March is National Colorectal Cancer Awareness Month, which reminds us to recognize and share the importance of getting screened for colorectal cancer.
Colorectal cancer is one of the most common types of cancer worldwide and is the second leading cause of cancer-related deaths in the United States, but it is also highly preventable and treatable with early detection. Early detection and prevention of colorectal cancer can significantly reduce the mortality rate associated with this disease.
Colorectal cancer develops in the colon or rectum and often begins as a small growth or polyp. Over time, the polyp can turn into cancer. Screening can detect these polyps before they turn into cancer or detect cancer early when it is most treatable. Early detection can mean the difference between life and death.
The American Cancer Society recommends that people at average risk for colorectal cancer start screening at age 45, but those with a family history of colorectal cancer or other risk factors may need to start screening earlier.
There are several different types of colorectal screenings, including stool tests, colonoscopies, and virtual colonoscopies. A stool test is a non-invasive option that can be done at home, while a colonoscopy involves a physician inserting a small camera into the rectum to examine the colon and rectum – this is usually the most preferred method for most medical providers.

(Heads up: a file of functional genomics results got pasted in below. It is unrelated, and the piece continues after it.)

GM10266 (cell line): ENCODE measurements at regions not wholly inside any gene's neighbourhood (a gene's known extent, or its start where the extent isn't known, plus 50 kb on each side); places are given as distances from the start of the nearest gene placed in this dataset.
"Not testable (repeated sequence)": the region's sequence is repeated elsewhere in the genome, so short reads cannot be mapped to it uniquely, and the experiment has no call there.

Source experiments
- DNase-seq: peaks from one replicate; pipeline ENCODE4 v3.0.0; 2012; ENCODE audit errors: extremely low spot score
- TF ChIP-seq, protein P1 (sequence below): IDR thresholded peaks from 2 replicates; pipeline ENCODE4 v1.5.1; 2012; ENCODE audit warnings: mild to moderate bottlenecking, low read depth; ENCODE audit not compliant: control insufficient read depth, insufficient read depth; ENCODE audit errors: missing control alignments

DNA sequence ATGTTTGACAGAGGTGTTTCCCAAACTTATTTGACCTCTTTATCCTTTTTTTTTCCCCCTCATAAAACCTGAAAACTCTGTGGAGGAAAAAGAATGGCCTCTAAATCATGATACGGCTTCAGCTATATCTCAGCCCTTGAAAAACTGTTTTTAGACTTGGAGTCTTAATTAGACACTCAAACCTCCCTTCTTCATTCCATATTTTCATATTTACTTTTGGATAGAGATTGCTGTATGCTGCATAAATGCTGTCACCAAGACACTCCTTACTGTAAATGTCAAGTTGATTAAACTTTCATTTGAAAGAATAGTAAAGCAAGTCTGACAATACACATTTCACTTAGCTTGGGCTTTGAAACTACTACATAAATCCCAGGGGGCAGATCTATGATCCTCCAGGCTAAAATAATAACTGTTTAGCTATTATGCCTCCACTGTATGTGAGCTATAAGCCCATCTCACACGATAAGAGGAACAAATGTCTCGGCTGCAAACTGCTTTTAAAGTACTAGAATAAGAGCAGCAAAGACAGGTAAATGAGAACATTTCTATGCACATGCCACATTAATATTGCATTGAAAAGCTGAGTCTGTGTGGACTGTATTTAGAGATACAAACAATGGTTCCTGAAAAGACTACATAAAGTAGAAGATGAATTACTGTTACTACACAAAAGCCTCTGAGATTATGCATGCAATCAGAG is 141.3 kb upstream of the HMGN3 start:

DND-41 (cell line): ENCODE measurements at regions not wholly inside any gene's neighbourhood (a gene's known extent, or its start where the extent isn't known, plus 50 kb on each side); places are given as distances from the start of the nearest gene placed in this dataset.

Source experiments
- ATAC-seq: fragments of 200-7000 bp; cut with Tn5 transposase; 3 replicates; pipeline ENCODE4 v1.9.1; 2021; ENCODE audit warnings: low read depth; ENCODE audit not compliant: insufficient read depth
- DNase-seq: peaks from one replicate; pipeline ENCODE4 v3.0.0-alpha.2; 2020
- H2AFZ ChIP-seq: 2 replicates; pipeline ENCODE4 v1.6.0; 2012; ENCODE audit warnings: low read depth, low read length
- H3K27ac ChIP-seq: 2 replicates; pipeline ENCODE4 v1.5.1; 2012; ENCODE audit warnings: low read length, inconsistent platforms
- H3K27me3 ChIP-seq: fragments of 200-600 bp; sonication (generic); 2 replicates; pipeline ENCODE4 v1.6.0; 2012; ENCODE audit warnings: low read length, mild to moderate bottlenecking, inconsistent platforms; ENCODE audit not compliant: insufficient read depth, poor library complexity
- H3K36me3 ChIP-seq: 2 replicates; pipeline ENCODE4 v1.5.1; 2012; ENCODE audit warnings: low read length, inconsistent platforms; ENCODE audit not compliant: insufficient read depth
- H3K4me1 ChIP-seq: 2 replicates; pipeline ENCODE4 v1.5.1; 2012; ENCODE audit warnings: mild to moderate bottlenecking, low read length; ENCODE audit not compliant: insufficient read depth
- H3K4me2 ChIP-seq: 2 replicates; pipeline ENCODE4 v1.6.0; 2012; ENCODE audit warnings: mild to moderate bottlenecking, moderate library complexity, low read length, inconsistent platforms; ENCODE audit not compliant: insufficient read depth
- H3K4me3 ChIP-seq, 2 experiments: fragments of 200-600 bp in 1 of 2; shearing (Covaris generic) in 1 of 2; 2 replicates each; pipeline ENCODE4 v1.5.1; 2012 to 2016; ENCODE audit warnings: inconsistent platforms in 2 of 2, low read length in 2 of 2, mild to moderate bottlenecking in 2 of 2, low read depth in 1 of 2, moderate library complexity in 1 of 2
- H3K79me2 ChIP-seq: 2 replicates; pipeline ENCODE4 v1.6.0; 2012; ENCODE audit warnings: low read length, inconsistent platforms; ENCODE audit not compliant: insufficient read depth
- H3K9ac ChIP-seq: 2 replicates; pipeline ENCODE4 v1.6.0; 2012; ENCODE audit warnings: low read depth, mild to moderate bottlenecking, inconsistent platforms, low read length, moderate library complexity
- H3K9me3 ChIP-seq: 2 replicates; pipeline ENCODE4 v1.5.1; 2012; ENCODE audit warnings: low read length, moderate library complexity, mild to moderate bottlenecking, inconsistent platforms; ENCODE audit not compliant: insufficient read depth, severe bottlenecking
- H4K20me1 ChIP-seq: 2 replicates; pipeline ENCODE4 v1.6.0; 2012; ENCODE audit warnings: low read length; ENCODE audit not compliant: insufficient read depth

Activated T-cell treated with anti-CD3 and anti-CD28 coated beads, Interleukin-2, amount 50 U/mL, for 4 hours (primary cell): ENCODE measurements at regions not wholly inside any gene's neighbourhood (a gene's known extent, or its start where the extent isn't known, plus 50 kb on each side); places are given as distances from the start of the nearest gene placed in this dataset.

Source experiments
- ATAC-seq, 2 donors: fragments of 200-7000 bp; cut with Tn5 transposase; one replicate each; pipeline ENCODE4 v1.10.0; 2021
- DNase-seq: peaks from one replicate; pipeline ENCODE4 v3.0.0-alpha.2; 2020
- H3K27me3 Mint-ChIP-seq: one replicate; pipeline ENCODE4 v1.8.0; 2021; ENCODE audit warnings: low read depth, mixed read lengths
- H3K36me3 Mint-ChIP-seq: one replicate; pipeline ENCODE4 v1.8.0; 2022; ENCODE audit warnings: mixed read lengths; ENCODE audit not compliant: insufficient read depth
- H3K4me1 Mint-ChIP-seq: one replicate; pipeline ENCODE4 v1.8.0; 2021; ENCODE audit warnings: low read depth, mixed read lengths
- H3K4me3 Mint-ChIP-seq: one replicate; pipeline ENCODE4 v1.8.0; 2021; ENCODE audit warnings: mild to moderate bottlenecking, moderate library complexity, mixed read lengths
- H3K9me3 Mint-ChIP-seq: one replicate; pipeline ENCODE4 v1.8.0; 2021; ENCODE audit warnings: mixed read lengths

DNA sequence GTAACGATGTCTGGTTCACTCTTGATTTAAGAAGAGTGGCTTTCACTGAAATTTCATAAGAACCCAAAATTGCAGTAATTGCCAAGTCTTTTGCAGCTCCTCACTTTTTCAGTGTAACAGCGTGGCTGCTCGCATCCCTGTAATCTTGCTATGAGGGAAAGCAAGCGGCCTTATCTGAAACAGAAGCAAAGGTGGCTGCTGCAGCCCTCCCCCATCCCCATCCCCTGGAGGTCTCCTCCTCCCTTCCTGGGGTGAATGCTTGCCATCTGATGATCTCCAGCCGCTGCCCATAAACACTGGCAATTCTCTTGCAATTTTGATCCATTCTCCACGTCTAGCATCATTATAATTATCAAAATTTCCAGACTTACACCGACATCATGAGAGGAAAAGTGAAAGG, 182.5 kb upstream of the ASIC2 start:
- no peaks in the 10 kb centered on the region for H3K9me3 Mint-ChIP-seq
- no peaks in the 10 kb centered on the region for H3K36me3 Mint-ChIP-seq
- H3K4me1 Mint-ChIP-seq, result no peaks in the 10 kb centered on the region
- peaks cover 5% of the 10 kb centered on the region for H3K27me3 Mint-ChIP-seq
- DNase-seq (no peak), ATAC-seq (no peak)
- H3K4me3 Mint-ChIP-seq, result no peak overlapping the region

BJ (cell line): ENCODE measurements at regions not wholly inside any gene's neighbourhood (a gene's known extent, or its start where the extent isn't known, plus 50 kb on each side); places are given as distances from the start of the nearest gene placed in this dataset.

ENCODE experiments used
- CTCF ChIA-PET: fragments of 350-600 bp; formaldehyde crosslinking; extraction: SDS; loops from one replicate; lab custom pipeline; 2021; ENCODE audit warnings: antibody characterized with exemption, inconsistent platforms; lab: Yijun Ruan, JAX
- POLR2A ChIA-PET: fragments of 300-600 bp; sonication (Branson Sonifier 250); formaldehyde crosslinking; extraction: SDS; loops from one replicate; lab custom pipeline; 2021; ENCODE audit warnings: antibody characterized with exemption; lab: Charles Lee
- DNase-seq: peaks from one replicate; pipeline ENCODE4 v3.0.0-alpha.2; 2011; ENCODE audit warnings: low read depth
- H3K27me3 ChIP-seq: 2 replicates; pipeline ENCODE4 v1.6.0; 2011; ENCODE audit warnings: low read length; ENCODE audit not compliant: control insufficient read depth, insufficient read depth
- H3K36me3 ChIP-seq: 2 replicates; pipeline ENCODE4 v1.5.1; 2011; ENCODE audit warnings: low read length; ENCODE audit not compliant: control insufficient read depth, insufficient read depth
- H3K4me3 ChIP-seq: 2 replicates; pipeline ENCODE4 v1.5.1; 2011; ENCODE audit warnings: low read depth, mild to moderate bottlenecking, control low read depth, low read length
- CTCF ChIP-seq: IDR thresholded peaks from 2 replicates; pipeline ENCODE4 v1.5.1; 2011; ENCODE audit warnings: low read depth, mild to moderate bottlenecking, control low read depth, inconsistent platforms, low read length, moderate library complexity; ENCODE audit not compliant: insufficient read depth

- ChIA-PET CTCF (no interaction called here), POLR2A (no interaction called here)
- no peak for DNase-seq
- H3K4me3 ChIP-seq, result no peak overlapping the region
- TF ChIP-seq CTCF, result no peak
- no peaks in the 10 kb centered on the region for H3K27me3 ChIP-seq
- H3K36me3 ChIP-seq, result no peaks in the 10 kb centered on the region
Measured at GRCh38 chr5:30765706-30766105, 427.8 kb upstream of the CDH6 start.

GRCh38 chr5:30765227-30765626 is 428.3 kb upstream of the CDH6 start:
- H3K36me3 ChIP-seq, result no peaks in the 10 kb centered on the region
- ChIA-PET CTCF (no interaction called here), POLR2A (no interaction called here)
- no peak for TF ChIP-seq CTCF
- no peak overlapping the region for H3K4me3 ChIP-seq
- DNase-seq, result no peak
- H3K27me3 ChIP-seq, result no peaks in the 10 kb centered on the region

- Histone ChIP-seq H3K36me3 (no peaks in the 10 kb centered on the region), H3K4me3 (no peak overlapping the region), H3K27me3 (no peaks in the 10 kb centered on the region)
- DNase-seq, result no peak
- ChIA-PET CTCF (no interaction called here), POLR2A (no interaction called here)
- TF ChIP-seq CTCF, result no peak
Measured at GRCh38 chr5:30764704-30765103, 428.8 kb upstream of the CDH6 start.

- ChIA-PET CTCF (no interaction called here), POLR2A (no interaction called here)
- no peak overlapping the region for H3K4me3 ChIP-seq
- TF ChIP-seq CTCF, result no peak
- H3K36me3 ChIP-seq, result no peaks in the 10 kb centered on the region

Getting a colorectal screening can seem intimidating, but it is important to remember that the benefits far outweigh the potential discomfort or embarrassment. Not only can screening detect cancer early, but it can also help prevent cancer by detecting and removing polyps before they become cancerous. Additionally, the procedure is usually covered by insurance.
Screening for colorectal cancer is recommended for individuals at average risk from the age of 45. The screening can be performed using various methods, including fecal occult blood tests, colonoscopies, and stool DNA tests. Regular screening helps detect precancerous polyps, which can be removed before they turn cancerous.
In addition to screening, certain lifestyle changes can reduce the risk of developing colorectal cancer. Maintaining a healthy diet, exercising regularly, and avoiding tobacco and excessive alcohol consumption are some of the recommended lifestyle changes that can lower the risk of developing colorectal cancer.
People with a family history of colorectal cancer should undergo earlier and more frequent screening tests – talk to your medical provider or CHC care team to discuss your risks.
When it comes to early detection, awareness of the symptoms of colorectal cancer is crucial. Common symptoms include rectal bleeding, persistent abdominal pain, unexplained weight loss, and changes in bowel movements. If these symptoms persist, consult your healthcare provider and undergo appropriate diagnostic tests.
In conclusion, getting a colorectal screening is an important step in taking control of your health and preventing colorectal cancer. Getting screened will help protect you and may potentially save your life. If you are over the age of 45 or have a family history of colorectal cancer, contact CHC today to setup your screening.